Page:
Massachusetts becomes new virus hotspot


Latest news on the coronavirus pandemic. The new coronavirus causes mild or moderate symptoms for most people. For some, especially the elderly and people with health problems, this can cause more serious illness or death.


– France exceeds 20,000 coronavirus deaths.

– The President of Mexico calls on drug cartels to stop distributing aid packages.

– The number of daily deaths in New York State continues to decline.

– The head of the WHO says that “the worst is yet to come” in the event of a viral epidemic.


BOSTON – Massachusetts has become a hotbed for coronavirus infections, raising concerns from federal officials and pledges of aid from New York City, which has been hit hard.

The state’s death toll is expected to exceed 2,000 this week, doubling in less than a week. Authorities are scrambling to increase the hospital’s capacity and detect new infections to curb the spread of the disease.

Vice President Mike Pence said the White House is watching the Boston area closely. The federal coronavirus task force coordinator, Dr. Deborah Birx, said the officials were “very focused” on Massachusetts. On Sunday, 146 new deaths were reported in Massachusetts, bringing the death toll to more than 1,700.


PARIS – France has reported more than 20,000 deaths attributed to the new coronavirus since the start of the pandemic, surpassing the deadly heat wave that struck the country in 2003.

The head of the national health agency, Jérôme Salomon, said that France had crossed a “very painful and symbolic mark” by recording 12,513 deaths in hospitals and 7,752 in retirement homes on Monday.

The country does not have people who have died from the virus at home.

Solomon said the virus killed more people than the flu in one winter in the country and more than the 2003 heat wave, which killed 19,000 people.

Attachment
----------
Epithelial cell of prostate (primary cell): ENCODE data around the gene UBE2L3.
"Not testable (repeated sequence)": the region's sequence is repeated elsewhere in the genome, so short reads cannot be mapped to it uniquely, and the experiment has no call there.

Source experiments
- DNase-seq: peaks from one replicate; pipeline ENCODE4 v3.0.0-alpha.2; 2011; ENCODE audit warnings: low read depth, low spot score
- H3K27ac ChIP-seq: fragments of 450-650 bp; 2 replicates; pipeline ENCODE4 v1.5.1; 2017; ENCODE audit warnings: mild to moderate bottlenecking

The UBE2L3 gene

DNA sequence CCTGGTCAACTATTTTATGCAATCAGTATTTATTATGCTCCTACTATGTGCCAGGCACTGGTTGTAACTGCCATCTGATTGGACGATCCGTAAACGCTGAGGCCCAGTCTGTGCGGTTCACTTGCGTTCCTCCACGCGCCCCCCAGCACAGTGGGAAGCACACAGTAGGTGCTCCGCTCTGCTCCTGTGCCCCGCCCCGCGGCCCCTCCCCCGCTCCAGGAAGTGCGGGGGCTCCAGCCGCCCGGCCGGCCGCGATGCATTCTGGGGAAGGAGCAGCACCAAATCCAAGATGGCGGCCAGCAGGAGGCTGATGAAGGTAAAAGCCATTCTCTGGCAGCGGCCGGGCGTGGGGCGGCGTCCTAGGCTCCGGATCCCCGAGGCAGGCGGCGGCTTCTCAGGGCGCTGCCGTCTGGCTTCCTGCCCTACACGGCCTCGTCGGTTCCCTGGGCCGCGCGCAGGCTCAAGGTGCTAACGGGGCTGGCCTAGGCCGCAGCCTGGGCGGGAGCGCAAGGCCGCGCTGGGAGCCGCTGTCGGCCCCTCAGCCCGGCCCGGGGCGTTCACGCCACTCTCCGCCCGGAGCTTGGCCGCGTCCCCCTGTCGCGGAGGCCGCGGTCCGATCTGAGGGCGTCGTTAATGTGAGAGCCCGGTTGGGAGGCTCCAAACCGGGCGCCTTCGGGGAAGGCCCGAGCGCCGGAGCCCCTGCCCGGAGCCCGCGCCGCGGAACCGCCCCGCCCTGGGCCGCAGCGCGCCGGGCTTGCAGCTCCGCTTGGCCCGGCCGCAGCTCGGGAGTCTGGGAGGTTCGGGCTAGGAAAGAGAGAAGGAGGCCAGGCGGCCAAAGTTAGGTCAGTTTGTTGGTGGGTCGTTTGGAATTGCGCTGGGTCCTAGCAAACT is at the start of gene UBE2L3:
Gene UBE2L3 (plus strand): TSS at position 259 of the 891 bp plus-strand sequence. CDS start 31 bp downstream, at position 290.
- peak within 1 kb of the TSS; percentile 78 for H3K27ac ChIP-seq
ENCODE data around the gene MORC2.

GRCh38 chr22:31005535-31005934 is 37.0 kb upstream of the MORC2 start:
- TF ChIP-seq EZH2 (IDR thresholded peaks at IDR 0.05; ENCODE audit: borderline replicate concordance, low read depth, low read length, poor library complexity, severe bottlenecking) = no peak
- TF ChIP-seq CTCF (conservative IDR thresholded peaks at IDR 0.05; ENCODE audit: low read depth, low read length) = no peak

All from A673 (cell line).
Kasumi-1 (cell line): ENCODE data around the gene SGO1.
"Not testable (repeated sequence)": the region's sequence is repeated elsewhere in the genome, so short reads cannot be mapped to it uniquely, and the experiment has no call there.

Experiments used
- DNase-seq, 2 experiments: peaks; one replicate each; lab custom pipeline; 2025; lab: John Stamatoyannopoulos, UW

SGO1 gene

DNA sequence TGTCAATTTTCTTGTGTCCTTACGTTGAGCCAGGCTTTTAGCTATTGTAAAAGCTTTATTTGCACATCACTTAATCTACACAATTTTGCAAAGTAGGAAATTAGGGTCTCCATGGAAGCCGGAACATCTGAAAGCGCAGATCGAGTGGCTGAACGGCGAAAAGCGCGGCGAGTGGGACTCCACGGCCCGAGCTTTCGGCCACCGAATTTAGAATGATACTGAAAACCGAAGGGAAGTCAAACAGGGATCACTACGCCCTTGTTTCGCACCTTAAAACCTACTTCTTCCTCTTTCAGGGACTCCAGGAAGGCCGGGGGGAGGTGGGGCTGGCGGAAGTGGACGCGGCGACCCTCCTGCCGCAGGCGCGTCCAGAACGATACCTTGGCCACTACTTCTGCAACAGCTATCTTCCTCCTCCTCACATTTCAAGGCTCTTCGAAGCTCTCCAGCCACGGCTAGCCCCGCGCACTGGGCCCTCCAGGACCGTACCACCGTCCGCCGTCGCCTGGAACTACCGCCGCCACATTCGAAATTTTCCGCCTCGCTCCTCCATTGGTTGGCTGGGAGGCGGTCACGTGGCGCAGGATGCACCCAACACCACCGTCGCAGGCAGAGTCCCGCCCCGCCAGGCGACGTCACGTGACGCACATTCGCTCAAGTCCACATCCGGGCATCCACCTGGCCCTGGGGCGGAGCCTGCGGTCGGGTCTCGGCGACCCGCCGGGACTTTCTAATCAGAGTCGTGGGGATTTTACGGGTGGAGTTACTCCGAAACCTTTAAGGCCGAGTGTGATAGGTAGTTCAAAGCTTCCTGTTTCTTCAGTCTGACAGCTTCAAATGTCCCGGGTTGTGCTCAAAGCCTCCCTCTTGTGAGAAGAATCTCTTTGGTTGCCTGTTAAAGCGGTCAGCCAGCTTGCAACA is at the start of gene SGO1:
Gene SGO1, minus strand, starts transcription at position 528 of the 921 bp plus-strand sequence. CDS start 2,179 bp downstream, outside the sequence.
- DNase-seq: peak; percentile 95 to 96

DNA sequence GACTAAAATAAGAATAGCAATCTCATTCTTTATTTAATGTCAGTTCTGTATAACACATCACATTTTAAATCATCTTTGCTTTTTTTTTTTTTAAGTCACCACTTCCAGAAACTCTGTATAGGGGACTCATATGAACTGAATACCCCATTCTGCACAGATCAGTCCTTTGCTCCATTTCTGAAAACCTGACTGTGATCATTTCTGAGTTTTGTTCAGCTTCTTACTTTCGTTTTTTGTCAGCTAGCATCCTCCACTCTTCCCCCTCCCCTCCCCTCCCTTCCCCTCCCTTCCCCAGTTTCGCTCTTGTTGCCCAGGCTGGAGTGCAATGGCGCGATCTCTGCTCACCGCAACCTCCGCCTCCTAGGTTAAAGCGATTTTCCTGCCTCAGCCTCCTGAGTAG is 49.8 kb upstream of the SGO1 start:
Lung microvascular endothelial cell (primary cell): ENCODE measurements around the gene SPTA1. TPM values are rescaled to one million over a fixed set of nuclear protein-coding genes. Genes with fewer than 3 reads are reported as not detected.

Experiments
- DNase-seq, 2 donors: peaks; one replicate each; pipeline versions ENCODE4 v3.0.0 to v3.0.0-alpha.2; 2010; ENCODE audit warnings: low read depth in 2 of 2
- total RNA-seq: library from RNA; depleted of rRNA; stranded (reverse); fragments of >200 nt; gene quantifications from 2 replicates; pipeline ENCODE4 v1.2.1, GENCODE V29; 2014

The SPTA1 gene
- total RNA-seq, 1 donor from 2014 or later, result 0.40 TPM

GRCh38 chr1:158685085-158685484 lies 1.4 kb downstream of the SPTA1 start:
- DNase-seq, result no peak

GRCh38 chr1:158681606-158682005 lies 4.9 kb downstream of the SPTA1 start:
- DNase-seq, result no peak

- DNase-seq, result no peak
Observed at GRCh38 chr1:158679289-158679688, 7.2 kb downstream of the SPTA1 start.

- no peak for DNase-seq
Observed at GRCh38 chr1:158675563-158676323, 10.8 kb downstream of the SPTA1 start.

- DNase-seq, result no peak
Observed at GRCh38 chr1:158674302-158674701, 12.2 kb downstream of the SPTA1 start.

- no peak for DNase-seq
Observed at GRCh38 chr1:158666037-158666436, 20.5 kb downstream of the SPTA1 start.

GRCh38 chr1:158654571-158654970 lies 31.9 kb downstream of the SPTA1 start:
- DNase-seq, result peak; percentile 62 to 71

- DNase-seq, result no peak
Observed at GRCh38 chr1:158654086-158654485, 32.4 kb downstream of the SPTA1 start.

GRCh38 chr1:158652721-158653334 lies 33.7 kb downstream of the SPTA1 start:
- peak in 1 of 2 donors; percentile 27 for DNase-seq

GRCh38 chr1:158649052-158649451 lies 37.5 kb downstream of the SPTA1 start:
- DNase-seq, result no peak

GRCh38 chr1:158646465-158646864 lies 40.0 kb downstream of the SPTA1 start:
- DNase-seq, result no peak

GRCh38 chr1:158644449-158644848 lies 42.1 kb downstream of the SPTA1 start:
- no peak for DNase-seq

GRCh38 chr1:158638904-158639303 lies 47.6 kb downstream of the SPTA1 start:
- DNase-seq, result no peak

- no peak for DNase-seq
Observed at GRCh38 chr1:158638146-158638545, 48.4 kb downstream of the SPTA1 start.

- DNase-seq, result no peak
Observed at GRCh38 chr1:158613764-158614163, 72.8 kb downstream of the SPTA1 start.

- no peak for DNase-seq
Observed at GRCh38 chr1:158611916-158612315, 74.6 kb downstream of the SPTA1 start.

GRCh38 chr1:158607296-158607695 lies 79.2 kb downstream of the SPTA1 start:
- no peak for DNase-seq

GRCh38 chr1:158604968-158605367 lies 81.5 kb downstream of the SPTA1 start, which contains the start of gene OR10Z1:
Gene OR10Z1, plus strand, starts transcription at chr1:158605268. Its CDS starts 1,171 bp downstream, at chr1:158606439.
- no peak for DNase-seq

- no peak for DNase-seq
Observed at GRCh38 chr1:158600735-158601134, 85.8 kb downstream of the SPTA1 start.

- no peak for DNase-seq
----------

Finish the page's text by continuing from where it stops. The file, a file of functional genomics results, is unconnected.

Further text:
He said the epidemic in France has reached a high “plateau” that is slowly declining.

There were 5,683 intensive care patients across the country, a number that fell for the 12th consecutive day.


MEXICO – The President of Mexico admitted on Monday that drug cartels had distributed aid packages during the coronavirus pandemic and called on them to stop.

President Andrés Manuel López Obrador said that such documents took place “in several places”, but declared that the government could not stop this practice.

“This is something that happens, it cannot be avoided,” said López Obrador.

“I don’t want to hear them say,” We are distributing aid packages, “” he said. “No, it is better that they fire and think of their families and themselves, of those who participate in these activities and who listen to me now or look at me.”

Videos posted on social networks show one of the daughters of imprisoned drug lord Joaquin “El Chapo” Guzman distributing boxes of rice, pasta, cooking oil and toilet paper with the image of Guzman printed on it.


ANKARA, Turkey – Turkish President Recep Tayyip Erdogan announced a four-day curfew in 31 provinces to stem the spread of the coronavirus.

In an address to the nation after a cabinet meeting on Monday, Erdogan said the curfew will take effect on April 23, Turkey’s public holiday, and will end at midnight on Sunday April 26.